For this year's end-of-year list, we're going in a all-new direction.
This year, instead of just the customary single, totalitarian list, we asked all our critics - that's Deidre Molumby, Stacy Grouden, James W. Anderson and Brian Lloyd - to send in their 10 choices for the best movies of 2018.
Obviously, with four distinct personalties and personal tastes, you're going to have some cross overs and some left-of-field choices. But, like you, the entertainment.ie reader, you've got distinct personalities and personal tastes all of your own.
So, to the list. We kick things off with...
DEIRDRE MOLUMBY, STAFF WRITER
Spike Lee earned a lot of praise for his latest and deservedly so. Historical and yet contemporary, it's a cop movie with action, comedy, and an important social commentary all packed in together. It has a number of memorable cinematic moments that stay with you, such as the illuminated faces of black students at a rally, and an elder activist's story of witnessing a lynching.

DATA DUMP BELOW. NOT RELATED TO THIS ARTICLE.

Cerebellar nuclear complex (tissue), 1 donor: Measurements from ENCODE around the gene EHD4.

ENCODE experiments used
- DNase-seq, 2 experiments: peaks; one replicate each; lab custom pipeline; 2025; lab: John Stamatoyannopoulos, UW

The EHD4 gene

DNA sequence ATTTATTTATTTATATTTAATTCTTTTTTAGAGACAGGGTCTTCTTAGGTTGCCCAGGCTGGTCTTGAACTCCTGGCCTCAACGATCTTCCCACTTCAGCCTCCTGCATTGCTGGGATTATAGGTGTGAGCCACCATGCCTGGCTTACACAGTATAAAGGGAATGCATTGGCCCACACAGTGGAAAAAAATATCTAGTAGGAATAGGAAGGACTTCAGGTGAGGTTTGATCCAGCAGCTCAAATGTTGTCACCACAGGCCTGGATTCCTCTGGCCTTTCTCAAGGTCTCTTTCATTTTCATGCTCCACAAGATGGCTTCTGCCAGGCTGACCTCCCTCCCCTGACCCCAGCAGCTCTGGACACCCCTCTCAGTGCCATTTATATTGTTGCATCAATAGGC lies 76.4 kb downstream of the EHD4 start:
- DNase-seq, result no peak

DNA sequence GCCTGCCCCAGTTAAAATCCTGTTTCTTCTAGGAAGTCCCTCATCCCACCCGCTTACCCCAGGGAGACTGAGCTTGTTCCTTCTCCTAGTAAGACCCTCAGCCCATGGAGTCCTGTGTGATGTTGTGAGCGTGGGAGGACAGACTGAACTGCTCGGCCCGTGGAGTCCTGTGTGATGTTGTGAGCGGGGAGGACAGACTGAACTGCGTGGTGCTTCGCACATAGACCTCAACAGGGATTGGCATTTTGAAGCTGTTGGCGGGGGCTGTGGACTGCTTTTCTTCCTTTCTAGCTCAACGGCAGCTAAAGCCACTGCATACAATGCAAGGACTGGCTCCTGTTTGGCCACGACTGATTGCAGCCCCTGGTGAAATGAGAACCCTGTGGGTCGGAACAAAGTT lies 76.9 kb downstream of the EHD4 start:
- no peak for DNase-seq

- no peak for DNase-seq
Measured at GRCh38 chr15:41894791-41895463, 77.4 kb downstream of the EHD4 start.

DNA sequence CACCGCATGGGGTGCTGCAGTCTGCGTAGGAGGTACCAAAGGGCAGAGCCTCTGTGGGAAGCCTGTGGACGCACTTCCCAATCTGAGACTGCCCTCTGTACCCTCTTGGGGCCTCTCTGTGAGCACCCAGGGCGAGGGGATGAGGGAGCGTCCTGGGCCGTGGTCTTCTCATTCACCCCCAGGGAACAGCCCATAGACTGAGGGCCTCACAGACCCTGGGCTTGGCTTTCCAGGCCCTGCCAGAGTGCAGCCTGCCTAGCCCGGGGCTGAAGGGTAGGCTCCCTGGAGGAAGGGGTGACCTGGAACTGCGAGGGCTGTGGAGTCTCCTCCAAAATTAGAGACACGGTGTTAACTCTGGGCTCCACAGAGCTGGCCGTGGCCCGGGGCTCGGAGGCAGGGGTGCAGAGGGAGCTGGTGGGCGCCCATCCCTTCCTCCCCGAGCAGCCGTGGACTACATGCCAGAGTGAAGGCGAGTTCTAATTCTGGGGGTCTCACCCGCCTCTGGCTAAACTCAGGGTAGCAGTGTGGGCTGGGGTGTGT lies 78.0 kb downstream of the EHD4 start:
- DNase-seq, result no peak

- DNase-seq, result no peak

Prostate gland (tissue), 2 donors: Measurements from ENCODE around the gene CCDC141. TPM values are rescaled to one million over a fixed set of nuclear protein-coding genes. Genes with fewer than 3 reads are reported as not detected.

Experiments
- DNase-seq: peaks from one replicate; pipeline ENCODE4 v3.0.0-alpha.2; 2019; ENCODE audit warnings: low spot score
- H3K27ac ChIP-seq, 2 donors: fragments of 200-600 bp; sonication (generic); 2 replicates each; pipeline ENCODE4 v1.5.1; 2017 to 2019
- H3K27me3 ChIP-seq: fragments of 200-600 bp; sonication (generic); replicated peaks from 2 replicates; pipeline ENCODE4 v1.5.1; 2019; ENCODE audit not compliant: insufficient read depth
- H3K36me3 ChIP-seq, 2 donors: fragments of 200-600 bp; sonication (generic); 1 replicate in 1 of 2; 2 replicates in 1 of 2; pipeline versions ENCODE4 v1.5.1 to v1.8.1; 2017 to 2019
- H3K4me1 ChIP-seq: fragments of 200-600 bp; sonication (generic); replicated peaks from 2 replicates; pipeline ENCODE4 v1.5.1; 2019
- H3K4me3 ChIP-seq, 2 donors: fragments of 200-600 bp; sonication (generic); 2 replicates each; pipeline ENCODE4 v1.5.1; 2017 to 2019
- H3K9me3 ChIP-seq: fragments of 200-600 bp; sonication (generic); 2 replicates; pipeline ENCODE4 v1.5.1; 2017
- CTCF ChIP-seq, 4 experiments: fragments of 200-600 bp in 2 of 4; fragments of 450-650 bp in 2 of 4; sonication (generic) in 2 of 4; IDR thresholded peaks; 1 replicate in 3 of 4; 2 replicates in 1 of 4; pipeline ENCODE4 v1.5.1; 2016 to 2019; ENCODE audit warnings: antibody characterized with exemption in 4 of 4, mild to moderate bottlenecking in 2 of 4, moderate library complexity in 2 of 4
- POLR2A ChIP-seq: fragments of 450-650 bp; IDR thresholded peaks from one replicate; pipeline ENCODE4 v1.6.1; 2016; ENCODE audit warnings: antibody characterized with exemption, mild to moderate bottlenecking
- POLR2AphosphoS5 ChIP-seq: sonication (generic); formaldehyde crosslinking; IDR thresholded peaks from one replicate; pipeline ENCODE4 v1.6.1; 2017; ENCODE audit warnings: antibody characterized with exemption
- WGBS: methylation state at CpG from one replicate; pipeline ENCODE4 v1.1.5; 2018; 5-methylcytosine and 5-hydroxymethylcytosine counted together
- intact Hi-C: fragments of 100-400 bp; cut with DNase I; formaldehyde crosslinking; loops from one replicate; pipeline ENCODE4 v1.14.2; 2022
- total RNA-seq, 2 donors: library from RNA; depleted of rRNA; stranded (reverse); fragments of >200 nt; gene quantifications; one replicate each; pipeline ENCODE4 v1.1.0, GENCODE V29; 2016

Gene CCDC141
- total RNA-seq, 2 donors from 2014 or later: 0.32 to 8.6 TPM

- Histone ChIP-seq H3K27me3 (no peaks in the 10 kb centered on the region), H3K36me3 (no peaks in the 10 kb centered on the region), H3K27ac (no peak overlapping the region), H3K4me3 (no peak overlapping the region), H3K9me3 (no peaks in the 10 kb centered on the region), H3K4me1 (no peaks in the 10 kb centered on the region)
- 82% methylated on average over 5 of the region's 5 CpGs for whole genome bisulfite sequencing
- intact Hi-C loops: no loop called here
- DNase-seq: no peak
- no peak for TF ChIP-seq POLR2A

Hopes were super high for the rejuvenation of the 'Halloween' franchise. Thankfully it did not disappoint. Jamie Lee Curtis returns as Laurie Stribe in this direct sequel to the original 1978 horror. Set 40 years later, Laurie is still traumatised from the night Michael Myers murdered her friends and tried to kill her. Now he's back. 'Halloween' 2018 perfectly balances nostalgia with genuine fear factor, no easy task.
The shock and overwhelming emotion inspired by the ending to 'Avengers: Infinity War' warrants its inclusion here alone. It is the first of two superhero movies that this reviewer has chosen for her best movies of 2018. Thus for all the complaints that the genre has nothing new to offer, this would seem to not be the case.